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Home Health Aide Training - Focus on Accident Prevention
As a home health aide you have a duty in adapting the clients home in such a manner that creates an environment that is calming, safe and supportive. The home environment should only be changed in a way that makes it possible for those to be as independent as possible. For those who may have Alzheimer’s disease, physical or mental disabilities, the home health aide may have to make changes to the environment more frequently as the illness may progress.
Changes in the brain that may be caused by or illnesses or disease can have an affect on ones cognitive function. Cognitive function includes a persons memory, their thinking ability, their judgment and their behavior.
Creating a Safe Home Environment
Safety should always be maintained first. When assessing a clients environment the home health aide will need to check for hazards within the home. Such hazards may include fire, fall hazards, and things that may poison a client such as cleaning solutions. Supports that provide assistance to clients may use to get around the home will also need to be checked to make sure that they are stable. All home health aide need to be provided the training to spot such hazards.
The client home should be made suitable for the symptoms of the illness and disease to prevent accidents from occurring. These may include:
Memory loss- Those with memory loss can benefit from having a set routine that they can follow. A set routine may not work in those who may have advanced Alzheimer’s or other diseases that may have progressed. However, creating an environment in the early stages of memory loss, whereas the clients belongings are in the same place, medications and meals are given at the same time each day starts creating this routine for the client.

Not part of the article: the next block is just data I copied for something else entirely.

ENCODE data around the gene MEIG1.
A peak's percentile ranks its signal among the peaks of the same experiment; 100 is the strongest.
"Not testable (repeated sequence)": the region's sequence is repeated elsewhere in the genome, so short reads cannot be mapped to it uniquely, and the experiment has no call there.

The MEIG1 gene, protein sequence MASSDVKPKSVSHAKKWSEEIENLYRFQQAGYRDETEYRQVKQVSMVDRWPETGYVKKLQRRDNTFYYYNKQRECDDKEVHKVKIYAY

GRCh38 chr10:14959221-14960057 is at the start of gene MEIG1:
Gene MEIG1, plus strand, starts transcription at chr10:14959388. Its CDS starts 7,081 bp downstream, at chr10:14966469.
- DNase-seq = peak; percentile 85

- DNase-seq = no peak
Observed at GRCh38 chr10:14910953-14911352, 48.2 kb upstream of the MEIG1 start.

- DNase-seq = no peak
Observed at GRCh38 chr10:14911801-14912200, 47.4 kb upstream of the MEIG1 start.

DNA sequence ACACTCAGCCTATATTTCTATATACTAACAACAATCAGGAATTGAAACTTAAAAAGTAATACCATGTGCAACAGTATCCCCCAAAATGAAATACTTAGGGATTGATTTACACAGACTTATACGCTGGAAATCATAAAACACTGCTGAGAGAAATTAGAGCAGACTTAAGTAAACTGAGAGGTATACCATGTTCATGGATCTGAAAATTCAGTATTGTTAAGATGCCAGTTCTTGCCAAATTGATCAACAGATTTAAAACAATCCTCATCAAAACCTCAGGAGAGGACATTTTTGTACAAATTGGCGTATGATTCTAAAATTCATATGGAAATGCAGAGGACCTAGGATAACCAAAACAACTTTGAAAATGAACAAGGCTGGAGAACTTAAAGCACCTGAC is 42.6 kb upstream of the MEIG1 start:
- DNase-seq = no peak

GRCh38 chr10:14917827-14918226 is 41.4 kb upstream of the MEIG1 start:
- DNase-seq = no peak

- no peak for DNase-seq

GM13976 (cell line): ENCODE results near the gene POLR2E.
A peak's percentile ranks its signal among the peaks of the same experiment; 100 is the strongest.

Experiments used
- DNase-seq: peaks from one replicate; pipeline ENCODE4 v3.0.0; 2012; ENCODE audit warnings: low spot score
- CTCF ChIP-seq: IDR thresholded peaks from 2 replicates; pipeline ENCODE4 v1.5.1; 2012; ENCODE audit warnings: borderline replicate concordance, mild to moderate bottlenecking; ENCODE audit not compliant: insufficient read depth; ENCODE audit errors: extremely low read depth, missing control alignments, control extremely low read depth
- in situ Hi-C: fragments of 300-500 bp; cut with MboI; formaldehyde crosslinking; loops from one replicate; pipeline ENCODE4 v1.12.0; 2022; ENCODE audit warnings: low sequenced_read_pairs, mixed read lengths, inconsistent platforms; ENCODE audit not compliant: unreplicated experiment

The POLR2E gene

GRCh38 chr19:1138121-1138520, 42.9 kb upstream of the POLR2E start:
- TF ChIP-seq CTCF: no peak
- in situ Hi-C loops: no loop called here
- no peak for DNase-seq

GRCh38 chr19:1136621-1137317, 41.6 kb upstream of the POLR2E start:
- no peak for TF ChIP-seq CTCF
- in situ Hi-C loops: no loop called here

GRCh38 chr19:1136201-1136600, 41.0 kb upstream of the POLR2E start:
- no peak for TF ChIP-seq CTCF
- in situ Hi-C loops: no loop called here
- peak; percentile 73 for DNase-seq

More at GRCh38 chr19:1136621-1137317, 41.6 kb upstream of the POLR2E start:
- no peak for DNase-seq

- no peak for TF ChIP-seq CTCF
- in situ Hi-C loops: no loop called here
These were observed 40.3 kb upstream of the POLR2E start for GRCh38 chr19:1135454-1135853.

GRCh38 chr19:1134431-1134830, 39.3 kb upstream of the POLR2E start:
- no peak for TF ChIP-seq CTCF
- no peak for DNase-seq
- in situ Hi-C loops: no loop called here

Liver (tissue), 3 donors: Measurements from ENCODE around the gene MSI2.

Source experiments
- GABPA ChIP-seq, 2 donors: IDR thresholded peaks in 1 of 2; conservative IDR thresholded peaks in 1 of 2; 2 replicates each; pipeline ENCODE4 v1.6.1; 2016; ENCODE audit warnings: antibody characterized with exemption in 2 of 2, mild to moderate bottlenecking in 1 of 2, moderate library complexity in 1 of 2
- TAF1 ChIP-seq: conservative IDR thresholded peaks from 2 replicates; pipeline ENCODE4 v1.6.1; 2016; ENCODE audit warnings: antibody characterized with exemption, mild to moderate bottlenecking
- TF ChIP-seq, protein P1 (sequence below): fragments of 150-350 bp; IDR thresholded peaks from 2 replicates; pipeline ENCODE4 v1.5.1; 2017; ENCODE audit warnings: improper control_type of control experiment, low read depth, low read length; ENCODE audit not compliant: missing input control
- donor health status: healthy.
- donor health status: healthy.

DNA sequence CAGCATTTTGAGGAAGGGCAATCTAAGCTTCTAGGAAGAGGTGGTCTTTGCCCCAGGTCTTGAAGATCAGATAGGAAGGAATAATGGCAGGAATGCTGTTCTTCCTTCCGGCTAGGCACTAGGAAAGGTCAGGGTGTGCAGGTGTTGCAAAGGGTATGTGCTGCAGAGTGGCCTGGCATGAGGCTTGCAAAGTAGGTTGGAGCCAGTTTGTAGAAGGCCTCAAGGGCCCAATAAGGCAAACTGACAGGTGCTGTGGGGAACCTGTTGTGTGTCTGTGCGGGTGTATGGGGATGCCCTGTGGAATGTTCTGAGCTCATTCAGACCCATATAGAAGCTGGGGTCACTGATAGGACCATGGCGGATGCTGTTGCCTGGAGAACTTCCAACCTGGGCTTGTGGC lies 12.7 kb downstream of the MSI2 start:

Confusion-Confusion can often lead to agitation. Its best to evaluate the clients environment to see what is causing the problems that may be adding up to the agitation. Clients who may suffer with dementia can be sensitive to the environment they live in. Some times they may be less able to handle changes. Drastic changes to a client care can be overwhelming to a person with Alzheimer’s disease, and can lead to agitation. Names on doors, large calendars and clocks with large hands can help lessen the confusion in some clients. The changes that will be needed depends on the client.
Wandering-Wandering falls in line with poor judgment. The client may not be oriented to time and place. Those who wander cannot tell the difference in what is dangerous or what is safe. Accidents are at a greater risk for those who wander. From hypothermia to walking out in front of traffic wandering puts a client at a great risk for accidents. You should always follow the care plan for locking doors and windows. By keeping your client involved in activities that they once enjoyed, you as the home health aide can help with decreasing the need for wandering. Sometimes wandering may not have a cause. Sometimes the cause of the wandering can be determined and addressed to prevent wandering from occurring in the first place.
By placing careful attention to the environmental needs and the care of the client, a home health aide can have the ability to prevent accidents within the home environment from occurring. Home health agencies need to have a plan in place to help the home health aide in spotting and addressing the issues that may occur in the home environment when caring for a client.